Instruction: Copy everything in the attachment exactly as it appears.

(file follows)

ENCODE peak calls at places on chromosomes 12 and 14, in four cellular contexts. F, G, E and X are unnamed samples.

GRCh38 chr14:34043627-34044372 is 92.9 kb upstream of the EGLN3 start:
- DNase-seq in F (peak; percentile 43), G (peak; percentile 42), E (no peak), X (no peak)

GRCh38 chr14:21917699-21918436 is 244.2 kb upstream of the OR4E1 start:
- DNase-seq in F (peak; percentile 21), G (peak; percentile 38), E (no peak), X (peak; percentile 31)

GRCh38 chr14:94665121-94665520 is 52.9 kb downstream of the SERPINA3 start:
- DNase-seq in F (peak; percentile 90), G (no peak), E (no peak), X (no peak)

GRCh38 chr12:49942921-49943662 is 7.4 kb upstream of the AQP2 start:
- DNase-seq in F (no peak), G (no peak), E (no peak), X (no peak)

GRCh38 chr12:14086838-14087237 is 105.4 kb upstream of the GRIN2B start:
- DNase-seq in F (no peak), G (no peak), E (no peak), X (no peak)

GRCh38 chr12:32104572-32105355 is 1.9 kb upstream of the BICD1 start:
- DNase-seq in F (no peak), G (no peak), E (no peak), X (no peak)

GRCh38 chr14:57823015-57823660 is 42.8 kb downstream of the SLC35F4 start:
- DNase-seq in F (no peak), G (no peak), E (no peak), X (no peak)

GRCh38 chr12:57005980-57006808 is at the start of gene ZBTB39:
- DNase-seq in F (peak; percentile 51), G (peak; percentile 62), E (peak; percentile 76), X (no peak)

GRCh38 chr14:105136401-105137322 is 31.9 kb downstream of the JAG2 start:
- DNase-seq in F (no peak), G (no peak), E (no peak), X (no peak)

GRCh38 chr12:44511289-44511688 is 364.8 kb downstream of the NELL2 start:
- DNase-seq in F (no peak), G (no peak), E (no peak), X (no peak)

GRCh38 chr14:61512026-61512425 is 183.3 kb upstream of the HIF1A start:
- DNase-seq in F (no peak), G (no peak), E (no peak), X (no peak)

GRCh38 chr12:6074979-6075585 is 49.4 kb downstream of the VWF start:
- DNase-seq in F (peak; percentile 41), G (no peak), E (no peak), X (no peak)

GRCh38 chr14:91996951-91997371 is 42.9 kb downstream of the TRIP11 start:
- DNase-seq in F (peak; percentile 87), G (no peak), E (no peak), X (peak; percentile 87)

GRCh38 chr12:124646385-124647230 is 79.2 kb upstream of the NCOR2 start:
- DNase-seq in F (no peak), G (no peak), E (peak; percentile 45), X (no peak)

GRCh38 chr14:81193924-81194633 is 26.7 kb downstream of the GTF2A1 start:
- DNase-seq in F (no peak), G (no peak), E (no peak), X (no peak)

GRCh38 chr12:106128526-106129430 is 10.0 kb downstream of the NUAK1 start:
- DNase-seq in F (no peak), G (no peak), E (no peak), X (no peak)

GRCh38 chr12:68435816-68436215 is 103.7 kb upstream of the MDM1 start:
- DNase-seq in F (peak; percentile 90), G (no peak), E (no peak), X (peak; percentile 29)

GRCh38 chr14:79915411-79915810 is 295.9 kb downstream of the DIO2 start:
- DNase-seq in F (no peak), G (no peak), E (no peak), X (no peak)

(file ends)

ENCODE peak calls at places on chromosomes 12 and 14, in four cellular contexts. F, G, E and X are unnamed samples.

GRCh38 chr14:34043627-34044372 is 92.9 kb upstream of the EGLN3 start:
- DNase-seq in F (peak; percentile 43), G (peak; percentile 42), E (no peak), X (no peak)

GRCh38 chr14:21917699-21918436 is 244.2 kb upstream of the OR4E1 start:
- DNase-seq in F (peak; percentile 21), G (peak; percentile 38), E (no peak), X (peak; percentile 31)

GRCh38 chr14:94665121-94665520 is 52.9 kb downstream of the SERPINA3 start:
- DNase-seq in F (peak; percentile 90), G (no peak), E (no peak), X (no peak)

GRCh38 chr12:49942921-49943662 is 7.4 kb upstream of the AQP2 start:
- DNase-seq in F (no peak), G (no peak), E (no peak), X (no peak)

GRCh38 chr12:14086838-14087237 is 105.4 kb upstream of the GRIN2B start:
- DNase-seq in F (no peak), G (no peak), E (no peak), X (no peak)

GRCh38 chr12:32104572-32105355 is 1.9 kb upstream of the BICD1 start:
- DNase-seq in F (no peak), G (no peak), E (no peak), X (no peak)

GRCh38 chr14:57823015-57823660 is 42.8 kb downstream of the SLC35F4 start:
- DNase-seq in F (no peak), G (no peak), E (no peak), X (no peak)

GRCh38 chr12:57005980-57006808 is at the start of gene ZBTB39:
- DNase-seq in F (peak; percentile 51), G (peak; percentile 62), E (peak; percentile 76), X (no peak)

GRCh38 chr14:105136401-105137322 is 31.9 kb downstream of the JAG2 start:
- DNase-seq in F (no peak), G (no peak), E (no peak), X (no peak)

GRCh38 chr12:44511289-44511688 is 364.8 kb downstream of the NELL2 start:
- DNase-seq in F (no peak), G (no peak), E (no peak), X (no peak)

GRCh38 chr14:61512026-61512425 is 183.3 kb upstream of the HIF1A start:
- DNase-seq in F (no peak), G (no peak), E (no peak), X (no peak)

GRCh38 chr12:6074979-6075585 is 49.4 kb downstream of the VWF start:
- DNase-seq in F (peak; percentile 41), G (no peak), E (no peak), X (no peak)

GRCh38 chr14:91996951-91997371 is 42.9 kb downstream of the TRIP11 start:
- DNase-seq in F (peak; percentile 87), G (no peak), E (no peak), X (peak; percentile 87)

GRCh38 chr12:124646385-124647230 is 79.2 kb upstream of the NCOR2 start:
- DNase-seq in F (no peak), G (no peak), E (peak; percentile 45), X (no peak)

GRCh38 chr14:81193924-81194633 is 26.7 kb downstream of the GTF2A1 start:
- DNase-seq in F (no peak), G (no peak), E (no peak), X (no peak)

GRCh38 chr12:106128526-106129430 is 10.0 kb downstream of the NUAK1 start:
- DNase-seq in F (no peak), G (no peak), E (no peak), X (no peak)

GRCh38 chr12:68435816-68436215 is 103.7 kb upstream of the MDM1 start:
- DNase-seq in F (peak; percentile 90), G (no peak), E (no peak), X (peak; percentile 29)

GRCh38 chr14:79915411-79915810 is 295.9 kb downstream of the DIO2 start:
- DNase-seq in F (no peak), G (no peak), E (no peak), X (no peak)